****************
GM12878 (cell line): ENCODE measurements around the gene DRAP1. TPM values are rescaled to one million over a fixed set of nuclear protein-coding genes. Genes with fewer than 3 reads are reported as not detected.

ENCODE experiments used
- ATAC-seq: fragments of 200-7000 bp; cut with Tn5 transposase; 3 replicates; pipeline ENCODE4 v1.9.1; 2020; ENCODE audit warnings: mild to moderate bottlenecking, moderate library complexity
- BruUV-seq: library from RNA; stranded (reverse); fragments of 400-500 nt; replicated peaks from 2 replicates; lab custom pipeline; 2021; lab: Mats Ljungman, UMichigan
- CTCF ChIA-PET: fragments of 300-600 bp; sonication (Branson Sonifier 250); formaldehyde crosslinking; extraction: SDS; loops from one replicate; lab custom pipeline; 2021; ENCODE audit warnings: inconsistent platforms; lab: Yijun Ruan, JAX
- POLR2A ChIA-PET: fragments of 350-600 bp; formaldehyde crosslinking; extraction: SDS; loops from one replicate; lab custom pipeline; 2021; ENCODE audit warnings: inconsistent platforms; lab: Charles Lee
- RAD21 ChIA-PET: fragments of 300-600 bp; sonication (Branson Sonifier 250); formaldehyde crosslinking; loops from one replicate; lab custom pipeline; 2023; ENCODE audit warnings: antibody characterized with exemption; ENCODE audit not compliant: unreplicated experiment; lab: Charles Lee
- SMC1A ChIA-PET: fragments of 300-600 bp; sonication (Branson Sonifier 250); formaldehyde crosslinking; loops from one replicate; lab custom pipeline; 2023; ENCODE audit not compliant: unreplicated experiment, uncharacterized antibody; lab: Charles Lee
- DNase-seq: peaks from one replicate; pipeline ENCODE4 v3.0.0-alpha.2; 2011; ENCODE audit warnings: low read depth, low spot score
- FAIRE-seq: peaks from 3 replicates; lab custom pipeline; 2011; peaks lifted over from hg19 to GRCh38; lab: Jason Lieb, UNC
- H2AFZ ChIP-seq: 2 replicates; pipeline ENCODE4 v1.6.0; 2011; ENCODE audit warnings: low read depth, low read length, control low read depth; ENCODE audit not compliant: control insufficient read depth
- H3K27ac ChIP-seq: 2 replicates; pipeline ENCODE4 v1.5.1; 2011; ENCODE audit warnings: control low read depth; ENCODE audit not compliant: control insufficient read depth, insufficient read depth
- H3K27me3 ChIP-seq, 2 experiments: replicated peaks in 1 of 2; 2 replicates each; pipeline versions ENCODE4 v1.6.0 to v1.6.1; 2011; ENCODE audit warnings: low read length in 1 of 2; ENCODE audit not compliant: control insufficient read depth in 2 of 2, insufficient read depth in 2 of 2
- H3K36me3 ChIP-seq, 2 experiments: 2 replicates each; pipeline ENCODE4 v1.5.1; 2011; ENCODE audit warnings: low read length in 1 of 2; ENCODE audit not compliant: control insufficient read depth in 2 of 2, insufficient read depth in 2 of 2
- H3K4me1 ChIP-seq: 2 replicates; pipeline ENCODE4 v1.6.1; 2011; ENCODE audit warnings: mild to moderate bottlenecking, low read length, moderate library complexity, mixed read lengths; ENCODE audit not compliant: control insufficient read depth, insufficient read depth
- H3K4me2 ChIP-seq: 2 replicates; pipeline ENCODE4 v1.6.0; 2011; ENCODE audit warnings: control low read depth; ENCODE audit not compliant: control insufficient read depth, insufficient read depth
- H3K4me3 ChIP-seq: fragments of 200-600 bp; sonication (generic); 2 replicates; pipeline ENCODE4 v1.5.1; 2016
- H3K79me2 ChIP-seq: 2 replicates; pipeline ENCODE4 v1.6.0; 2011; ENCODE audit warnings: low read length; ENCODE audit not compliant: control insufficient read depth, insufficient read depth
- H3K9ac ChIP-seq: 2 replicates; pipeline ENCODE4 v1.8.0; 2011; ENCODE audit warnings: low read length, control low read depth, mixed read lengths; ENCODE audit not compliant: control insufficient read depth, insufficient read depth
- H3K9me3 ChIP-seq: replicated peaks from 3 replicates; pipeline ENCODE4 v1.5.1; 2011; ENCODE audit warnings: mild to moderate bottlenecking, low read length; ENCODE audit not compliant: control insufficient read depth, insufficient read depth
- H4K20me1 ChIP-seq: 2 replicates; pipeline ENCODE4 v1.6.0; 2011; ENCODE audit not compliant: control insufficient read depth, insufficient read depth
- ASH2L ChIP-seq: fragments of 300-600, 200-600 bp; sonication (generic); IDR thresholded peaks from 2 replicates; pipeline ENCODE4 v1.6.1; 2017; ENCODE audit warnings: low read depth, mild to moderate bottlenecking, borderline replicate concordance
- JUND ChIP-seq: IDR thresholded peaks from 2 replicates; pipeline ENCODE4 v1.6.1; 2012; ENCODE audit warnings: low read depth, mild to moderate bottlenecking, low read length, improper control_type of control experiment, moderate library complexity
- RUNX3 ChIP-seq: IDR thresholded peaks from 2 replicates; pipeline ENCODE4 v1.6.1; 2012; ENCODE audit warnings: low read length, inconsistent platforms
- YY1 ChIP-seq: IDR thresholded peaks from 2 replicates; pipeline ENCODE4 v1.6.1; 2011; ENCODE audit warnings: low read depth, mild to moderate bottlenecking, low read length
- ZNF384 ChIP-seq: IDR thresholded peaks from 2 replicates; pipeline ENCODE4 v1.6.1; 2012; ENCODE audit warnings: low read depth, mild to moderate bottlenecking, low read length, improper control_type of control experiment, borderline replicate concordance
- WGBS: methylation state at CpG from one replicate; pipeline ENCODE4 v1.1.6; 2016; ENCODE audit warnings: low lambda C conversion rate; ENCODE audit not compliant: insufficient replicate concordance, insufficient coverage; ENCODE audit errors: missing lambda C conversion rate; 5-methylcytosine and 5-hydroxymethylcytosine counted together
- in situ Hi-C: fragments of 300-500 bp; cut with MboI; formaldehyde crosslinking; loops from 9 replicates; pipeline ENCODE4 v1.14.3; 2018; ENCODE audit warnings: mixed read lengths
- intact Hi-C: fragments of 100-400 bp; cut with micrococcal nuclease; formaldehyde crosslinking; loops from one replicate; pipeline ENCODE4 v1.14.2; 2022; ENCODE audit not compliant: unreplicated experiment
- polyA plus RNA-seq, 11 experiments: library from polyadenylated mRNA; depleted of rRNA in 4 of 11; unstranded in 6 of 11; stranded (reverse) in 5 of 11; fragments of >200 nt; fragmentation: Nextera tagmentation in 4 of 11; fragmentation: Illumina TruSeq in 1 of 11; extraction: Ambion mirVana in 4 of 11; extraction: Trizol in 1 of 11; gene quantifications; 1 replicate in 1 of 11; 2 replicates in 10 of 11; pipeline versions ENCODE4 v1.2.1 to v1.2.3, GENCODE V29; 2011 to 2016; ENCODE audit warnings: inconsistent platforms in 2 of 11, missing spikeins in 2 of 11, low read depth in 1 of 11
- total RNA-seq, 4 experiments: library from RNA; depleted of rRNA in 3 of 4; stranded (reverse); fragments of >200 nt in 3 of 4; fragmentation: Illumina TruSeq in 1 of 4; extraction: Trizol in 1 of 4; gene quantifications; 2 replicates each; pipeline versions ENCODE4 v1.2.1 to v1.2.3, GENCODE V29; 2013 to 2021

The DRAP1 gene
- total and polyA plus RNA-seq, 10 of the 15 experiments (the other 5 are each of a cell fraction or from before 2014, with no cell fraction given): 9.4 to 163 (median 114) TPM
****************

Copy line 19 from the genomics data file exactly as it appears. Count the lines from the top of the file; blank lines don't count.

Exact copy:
- H3K9ac ChIP-seq: 2 replicates; pipeline ENCODE4 v1.8.0; 2011; ENCODE audit warnings: low read length, control low read depth, mixed read lengths; ENCODE audit not compliant: control insufficient read depth, insufficient read depth